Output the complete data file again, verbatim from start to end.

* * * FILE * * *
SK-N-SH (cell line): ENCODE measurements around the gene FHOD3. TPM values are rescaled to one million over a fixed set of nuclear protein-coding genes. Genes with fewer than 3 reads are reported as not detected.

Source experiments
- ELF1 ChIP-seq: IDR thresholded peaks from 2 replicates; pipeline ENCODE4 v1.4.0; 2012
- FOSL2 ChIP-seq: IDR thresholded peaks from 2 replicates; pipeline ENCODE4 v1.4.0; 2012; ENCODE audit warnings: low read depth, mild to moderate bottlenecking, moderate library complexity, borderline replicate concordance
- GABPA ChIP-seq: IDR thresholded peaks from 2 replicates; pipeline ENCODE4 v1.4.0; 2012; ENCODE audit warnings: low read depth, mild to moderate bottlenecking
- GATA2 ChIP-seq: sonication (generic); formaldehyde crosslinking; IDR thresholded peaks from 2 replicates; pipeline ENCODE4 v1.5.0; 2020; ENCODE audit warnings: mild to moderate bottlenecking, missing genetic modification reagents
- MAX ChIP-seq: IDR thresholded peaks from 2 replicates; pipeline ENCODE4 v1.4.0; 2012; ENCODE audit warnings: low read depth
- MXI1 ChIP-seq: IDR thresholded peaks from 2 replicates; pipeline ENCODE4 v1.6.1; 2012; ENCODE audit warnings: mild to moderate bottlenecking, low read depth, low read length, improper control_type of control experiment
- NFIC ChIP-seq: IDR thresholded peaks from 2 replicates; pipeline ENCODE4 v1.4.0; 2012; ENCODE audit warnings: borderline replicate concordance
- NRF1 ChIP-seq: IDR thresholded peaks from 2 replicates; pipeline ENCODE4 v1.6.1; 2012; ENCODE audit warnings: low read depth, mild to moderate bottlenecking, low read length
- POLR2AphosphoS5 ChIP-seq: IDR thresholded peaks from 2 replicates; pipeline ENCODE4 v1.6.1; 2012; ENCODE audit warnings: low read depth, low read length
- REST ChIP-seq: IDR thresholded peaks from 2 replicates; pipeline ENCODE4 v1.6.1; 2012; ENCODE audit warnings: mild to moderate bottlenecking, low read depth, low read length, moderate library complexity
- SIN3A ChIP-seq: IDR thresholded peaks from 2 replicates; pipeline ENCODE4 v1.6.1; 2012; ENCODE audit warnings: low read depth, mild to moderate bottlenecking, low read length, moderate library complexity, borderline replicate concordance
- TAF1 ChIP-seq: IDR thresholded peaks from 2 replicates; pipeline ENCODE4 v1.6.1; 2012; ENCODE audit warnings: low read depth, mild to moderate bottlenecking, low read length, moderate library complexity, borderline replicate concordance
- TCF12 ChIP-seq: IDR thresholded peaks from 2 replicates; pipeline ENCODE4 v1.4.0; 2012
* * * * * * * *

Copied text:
SK-N-SH (cell line): ENCODE measurements around the gene FHOD3. TPM values are rescaled to one million over a fixed set of nuclear protein-coding genes. Genes with fewer than 3 reads are reported as not detected.

Source experiments
- ELF1 ChIP-seq: IDR thresholded peaks from 2 replicates; pipeline ENCODE4 v1.4.0; 2012
- FOSL2 ChIP-seq: IDR thresholded peaks from 2 replicates; pipeline ENCODE4 v1.4.0; 2012; ENCODE audit warnings: low read depth, mild to moderate bottlenecking, moderate library complexity, borderline replicate concordance
- GABPA ChIP-seq: IDR thresholded peaks from 2 replicates; pipeline ENCODE4 v1.4.0; 2012; ENCODE audit warnings: low read depth, mild to moderate bottlenecking
- GATA2 ChIP-seq: sonication (generic); formaldehyde crosslinking; IDR thresholded peaks from 2 replicates; pipeline ENCODE4 v1.5.0; 2020; ENCODE audit warnings: mild to moderate bottlenecking, missing genetic modification reagents
- MAX ChIP-seq: IDR thresholded peaks from 2 replicates; pipeline ENCODE4 v1.4.0; 2012; ENCODE audit warnings: low read depth
- MXI1 ChIP-seq: IDR thresholded peaks from 2 replicates; pipeline ENCODE4 v1.6.1; 2012; ENCODE audit warnings: mild to moderate bottlenecking, low read depth, low read length, improper control_type of control experiment
- NFIC ChIP-seq: IDR thresholded peaks from 2 replicates; pipeline ENCODE4 v1.4.0; 2012; ENCODE audit warnings: borderline replicate concordance
- NRF1 ChIP-seq: IDR thresholded peaks from 2 replicates; pipeline ENCODE4 v1.6.1; 2012; ENCODE audit warnings: low read depth, mild to moderate bottlenecking, low read length
- POLR2AphosphoS5 ChIP-seq: IDR thresholded peaks from 2 replicates; pipeline ENCODE4 v1.6.1; 2012; ENCODE audit warnings: low read depth, low read length
- REST ChIP-seq: IDR thresholded peaks from 2 replicates; pipeline ENCODE4 v1.6.1; 2012; ENCODE audit warnings: mild to moderate bottlenecking, low read depth, low read length, moderate library complexity
- SIN3A ChIP-seq: IDR thresholded peaks from 2 replicates; pipeline ENCODE4 v1.6.1; 2012; ENCODE audit warnings: low read depth, mild to moderate bottlenecking, low read length, moderate library complexity, borderline replicate concordance
- TAF1 ChIP-seq: IDR thresholded peaks from 2 replicates; pipeline ENCODE4 v1.6.1; 2012; ENCODE audit warnings: low read depth, mild to moderate bottlenecking, low read length, moderate library complexity, borderline replicate concordance
- TCF12 ChIP-seq: IDR thresholded peaks from 2 replicates; pipeline ENCODE4 v1.4.0; 2012